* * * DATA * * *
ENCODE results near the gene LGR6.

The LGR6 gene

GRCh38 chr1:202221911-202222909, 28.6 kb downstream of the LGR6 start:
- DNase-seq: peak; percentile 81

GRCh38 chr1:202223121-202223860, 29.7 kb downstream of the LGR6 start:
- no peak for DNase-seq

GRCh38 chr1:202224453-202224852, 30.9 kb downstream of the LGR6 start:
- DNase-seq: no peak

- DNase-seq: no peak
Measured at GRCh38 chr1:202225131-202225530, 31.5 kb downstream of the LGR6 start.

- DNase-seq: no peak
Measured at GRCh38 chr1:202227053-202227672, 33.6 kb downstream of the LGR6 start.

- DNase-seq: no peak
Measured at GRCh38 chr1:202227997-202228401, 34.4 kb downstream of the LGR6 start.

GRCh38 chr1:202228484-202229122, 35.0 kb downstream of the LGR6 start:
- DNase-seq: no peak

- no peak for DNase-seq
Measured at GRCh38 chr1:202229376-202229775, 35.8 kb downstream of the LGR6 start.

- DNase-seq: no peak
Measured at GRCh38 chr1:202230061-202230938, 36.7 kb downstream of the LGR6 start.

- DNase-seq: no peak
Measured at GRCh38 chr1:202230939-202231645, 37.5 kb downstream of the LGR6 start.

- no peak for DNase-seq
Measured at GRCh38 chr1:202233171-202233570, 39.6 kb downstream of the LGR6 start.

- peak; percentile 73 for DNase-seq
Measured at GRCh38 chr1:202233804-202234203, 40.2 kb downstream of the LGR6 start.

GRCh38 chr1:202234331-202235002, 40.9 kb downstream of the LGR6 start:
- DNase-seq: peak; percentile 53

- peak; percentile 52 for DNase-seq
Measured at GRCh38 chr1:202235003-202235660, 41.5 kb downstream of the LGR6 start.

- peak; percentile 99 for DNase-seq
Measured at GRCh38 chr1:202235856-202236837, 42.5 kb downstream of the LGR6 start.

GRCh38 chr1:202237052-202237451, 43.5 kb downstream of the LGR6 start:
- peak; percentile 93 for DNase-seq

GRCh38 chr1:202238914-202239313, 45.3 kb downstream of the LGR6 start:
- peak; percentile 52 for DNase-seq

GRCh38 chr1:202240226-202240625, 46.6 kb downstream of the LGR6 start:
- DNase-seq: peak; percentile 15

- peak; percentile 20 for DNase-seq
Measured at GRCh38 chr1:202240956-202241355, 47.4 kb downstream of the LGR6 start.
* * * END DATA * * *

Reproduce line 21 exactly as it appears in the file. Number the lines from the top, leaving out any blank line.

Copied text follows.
- DNase-seq: no peak